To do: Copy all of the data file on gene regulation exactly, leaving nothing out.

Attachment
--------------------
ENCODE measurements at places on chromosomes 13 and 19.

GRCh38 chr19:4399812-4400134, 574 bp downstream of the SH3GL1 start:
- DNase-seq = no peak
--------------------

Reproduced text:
ENCODE measurements at places on chromosomes 13 and 19.

GRCh38 chr19:4399812-4400134, 574 bp downstream of the SH3GL1 start:
- DNase-seq = no peak